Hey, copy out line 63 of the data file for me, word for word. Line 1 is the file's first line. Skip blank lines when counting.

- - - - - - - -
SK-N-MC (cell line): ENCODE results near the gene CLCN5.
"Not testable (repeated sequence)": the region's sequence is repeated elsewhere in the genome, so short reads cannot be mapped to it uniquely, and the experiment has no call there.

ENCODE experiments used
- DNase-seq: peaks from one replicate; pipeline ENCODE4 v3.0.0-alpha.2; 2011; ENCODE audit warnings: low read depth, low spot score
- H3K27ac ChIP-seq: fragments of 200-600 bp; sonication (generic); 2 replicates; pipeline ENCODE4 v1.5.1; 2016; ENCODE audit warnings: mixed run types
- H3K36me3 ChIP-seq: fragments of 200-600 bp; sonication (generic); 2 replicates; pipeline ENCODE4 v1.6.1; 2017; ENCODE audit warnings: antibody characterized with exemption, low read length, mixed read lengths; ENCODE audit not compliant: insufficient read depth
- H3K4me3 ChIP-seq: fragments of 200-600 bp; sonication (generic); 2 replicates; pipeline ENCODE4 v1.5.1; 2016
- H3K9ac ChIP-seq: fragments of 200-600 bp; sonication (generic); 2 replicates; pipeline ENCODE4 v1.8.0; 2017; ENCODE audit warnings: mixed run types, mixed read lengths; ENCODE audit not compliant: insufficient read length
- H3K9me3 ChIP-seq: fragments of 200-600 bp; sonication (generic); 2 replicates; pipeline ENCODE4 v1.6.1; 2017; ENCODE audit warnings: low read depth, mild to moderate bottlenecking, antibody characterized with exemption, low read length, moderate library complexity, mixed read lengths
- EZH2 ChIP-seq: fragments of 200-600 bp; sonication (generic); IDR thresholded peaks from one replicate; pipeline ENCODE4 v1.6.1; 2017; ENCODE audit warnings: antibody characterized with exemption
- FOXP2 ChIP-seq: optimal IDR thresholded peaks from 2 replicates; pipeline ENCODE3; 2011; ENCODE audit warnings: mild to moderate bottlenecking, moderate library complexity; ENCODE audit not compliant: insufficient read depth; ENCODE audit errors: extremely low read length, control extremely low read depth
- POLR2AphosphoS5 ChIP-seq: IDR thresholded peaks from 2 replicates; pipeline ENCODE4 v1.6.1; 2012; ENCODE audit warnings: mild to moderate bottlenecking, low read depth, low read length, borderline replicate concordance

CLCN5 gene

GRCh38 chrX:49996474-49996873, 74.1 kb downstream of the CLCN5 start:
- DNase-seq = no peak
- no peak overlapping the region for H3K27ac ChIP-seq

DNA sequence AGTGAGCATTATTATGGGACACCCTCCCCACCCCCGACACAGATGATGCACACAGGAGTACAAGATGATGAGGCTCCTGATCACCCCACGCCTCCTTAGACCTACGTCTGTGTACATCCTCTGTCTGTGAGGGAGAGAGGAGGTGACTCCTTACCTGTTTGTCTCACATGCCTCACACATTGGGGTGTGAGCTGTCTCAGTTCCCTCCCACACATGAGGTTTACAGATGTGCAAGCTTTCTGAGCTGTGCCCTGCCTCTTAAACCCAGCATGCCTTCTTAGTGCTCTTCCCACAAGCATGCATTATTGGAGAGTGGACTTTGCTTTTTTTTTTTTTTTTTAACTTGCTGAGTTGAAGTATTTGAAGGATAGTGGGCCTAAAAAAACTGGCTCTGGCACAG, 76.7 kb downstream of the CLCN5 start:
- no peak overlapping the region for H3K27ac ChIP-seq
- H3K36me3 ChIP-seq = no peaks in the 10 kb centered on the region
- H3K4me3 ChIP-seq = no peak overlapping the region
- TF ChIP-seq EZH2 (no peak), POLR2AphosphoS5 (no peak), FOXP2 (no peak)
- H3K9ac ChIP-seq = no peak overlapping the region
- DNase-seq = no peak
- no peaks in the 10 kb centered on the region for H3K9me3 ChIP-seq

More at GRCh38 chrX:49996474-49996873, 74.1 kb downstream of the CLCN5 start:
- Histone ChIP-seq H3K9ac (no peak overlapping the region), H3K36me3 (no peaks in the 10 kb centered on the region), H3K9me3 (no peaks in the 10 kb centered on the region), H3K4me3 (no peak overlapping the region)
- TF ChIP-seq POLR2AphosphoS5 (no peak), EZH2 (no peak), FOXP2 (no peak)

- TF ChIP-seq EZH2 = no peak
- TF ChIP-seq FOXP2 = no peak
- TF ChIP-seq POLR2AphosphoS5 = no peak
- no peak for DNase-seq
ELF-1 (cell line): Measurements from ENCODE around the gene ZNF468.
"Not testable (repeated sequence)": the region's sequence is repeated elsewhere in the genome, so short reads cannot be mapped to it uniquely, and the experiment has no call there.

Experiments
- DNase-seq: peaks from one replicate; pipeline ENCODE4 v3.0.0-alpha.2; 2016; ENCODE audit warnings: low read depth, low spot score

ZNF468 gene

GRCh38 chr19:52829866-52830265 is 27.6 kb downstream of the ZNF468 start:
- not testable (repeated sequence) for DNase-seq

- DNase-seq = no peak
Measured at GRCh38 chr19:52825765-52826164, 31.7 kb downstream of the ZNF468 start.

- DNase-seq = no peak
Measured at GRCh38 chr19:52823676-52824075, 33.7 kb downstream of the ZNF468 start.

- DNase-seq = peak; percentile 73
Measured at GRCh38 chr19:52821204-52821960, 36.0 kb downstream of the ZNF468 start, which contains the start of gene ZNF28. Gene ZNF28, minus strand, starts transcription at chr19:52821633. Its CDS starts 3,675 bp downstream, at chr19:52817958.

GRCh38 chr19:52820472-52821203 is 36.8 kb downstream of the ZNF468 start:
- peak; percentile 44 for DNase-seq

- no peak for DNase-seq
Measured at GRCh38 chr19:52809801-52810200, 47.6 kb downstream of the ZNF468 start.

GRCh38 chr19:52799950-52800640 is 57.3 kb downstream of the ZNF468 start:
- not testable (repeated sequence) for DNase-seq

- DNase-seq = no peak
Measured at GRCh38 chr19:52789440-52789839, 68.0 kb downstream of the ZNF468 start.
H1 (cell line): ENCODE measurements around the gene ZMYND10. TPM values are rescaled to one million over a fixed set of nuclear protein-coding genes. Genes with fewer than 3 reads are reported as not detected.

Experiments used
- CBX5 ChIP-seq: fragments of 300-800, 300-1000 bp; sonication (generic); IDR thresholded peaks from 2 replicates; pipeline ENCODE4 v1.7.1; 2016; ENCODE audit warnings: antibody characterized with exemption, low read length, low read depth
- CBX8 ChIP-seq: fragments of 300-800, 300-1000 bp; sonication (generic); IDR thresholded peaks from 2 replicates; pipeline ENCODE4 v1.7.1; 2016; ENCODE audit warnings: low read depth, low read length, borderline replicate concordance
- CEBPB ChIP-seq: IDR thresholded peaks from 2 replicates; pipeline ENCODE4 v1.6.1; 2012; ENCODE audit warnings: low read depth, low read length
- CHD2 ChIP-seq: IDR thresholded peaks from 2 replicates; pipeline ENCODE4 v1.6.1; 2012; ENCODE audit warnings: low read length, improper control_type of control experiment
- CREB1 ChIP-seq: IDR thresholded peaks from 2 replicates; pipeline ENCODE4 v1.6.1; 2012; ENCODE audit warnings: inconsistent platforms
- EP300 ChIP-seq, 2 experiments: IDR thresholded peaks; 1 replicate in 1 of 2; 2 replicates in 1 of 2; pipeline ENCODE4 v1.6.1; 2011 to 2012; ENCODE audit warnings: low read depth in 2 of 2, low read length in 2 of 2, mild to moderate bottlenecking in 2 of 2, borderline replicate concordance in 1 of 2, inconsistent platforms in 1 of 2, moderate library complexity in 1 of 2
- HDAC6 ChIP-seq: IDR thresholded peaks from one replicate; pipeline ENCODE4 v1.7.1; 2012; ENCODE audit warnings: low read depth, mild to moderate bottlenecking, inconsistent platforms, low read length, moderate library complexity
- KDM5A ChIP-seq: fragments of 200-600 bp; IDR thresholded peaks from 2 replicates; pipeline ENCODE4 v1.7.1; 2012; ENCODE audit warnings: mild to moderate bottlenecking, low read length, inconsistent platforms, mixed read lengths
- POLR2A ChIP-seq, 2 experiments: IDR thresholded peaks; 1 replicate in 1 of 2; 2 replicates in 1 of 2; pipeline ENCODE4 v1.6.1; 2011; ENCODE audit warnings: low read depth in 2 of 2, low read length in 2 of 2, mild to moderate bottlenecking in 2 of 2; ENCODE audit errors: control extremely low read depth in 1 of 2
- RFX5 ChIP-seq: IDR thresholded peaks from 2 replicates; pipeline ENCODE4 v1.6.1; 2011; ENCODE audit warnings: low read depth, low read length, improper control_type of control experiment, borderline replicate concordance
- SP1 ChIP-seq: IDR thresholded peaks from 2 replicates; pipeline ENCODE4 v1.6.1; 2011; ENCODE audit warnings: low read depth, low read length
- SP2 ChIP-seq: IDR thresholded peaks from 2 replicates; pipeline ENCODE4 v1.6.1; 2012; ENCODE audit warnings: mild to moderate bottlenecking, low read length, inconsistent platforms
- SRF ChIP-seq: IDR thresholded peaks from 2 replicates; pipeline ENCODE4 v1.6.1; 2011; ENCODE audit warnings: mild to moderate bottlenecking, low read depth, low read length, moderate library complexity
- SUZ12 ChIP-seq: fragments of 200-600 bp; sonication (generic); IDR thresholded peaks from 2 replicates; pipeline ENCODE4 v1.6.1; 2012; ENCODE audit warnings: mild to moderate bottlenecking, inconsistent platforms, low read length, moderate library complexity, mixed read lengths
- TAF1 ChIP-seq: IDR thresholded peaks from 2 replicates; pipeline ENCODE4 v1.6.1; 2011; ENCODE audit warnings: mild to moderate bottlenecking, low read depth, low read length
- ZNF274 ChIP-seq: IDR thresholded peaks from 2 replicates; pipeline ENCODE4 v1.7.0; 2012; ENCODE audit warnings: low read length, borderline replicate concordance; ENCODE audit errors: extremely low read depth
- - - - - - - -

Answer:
- POLR2A ChIP-seq, 2 experiments: IDR thresholded peaks; 1 replicate in 1 of 2; 2 replicates in 1 of 2; pipeline ENCODE4 v1.6.1; 2011; ENCODE audit warnings: low read depth in 2 of 2, low read length in 2 of 2, mild to moderate bottlenecking in 2 of 2; ENCODE audit errors: control extremely low read depth in 1 of 2